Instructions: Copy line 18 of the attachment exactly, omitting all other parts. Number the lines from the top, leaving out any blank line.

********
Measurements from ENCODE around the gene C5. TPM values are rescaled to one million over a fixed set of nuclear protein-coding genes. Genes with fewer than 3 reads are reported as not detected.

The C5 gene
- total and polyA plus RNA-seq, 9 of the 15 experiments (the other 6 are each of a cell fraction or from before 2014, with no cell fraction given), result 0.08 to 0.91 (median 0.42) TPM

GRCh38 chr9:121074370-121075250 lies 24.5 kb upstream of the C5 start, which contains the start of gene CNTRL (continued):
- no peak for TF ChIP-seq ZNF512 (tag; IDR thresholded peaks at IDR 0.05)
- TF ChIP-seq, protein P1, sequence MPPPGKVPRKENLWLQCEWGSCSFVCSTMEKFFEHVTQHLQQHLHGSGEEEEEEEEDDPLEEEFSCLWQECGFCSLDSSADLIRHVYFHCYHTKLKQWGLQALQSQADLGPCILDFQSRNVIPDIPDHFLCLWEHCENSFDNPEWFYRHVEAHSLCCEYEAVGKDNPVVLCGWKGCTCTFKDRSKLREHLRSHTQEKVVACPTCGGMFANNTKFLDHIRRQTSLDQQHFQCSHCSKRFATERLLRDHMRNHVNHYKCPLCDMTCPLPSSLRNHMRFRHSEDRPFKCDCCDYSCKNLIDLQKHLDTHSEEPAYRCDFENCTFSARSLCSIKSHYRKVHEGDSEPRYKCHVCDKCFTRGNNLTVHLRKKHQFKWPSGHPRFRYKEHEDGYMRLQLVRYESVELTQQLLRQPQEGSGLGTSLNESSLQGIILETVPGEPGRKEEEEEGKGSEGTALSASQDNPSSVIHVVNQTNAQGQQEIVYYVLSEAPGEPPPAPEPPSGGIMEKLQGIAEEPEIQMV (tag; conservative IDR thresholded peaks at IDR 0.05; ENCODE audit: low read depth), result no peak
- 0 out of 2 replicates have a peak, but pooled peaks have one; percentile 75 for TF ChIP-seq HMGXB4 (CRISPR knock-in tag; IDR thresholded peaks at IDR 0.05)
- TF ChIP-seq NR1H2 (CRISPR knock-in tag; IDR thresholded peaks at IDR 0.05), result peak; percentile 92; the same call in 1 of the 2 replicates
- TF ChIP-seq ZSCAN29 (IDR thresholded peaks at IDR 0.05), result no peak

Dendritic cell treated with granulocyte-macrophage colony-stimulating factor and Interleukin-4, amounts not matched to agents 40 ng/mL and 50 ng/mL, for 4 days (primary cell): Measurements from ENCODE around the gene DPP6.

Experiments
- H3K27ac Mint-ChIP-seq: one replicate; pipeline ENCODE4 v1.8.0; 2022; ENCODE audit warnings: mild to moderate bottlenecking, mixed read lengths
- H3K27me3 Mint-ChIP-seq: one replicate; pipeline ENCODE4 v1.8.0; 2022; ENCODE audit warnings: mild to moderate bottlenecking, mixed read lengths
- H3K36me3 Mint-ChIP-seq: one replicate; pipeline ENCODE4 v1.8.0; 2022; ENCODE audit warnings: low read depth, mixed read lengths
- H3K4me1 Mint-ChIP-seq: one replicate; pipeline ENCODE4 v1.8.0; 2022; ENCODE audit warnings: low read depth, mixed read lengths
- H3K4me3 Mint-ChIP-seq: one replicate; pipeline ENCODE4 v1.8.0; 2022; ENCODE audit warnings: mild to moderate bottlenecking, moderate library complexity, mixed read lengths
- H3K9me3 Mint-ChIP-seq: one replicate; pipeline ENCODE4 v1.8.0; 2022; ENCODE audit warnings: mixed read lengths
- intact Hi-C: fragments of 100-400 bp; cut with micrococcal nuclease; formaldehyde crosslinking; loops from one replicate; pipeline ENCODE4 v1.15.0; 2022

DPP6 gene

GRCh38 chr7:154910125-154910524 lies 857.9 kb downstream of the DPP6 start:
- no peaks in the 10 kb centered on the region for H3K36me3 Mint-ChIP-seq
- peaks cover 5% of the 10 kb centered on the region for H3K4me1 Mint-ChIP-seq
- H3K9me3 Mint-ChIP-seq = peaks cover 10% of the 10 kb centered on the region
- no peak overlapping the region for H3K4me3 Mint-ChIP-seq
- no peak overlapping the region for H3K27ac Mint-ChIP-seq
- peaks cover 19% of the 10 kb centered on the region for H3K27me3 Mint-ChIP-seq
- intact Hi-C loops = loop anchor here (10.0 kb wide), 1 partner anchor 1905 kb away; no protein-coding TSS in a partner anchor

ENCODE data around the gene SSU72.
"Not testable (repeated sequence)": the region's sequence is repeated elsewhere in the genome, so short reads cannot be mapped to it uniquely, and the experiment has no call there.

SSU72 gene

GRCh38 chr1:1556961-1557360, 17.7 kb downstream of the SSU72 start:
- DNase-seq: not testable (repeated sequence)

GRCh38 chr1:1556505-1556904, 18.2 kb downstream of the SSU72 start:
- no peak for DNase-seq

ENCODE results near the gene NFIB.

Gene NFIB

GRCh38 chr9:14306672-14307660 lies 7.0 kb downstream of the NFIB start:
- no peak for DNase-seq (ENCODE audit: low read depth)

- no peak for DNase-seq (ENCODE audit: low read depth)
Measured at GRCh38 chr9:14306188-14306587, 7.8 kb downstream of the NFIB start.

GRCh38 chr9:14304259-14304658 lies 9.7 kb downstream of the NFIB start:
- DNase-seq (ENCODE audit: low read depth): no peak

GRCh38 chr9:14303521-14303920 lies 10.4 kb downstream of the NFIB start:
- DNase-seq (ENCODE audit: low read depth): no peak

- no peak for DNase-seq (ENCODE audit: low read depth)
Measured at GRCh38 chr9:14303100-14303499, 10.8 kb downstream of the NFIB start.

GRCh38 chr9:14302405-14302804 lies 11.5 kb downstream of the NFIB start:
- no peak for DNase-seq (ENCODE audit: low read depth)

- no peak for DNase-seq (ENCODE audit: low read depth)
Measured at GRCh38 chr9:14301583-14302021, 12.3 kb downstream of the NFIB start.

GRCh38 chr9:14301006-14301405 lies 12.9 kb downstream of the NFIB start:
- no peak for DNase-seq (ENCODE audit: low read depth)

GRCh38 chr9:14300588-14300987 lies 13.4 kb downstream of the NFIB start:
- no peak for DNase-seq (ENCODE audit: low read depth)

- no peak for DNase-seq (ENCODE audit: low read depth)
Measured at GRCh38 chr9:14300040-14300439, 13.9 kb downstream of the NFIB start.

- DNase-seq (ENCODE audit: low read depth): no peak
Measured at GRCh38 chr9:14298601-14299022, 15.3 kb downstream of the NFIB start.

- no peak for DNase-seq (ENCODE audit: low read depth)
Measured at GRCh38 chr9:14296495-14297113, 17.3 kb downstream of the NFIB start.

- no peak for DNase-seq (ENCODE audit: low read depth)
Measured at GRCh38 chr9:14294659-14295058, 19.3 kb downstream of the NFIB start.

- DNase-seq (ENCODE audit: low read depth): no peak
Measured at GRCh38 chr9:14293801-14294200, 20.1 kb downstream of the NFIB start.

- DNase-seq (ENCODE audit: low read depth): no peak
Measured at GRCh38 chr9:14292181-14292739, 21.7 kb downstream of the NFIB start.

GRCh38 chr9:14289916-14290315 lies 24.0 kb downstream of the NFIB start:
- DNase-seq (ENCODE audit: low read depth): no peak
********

- intact Hi-C: fragments of 100-400 bp; cut with micrococcal nuclease; formaldehyde crosslinking; loops from one replicate; pipeline ENCODE4 v1.15.0; 2022